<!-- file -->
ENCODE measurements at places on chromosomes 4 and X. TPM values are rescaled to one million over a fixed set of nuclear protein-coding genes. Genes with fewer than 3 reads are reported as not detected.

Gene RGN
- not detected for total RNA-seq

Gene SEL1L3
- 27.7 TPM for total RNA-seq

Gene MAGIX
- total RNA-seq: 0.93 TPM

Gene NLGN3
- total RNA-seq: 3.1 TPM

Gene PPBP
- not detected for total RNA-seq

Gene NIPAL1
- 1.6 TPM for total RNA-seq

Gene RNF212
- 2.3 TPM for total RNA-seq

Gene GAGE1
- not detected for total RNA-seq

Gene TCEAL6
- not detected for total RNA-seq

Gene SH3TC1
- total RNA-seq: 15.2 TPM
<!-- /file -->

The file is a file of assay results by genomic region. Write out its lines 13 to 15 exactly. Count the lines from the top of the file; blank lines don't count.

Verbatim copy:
- 1.6 TPM for total RNA-seq

Gene RNF212
- 2.3 TPM for total RNA-seq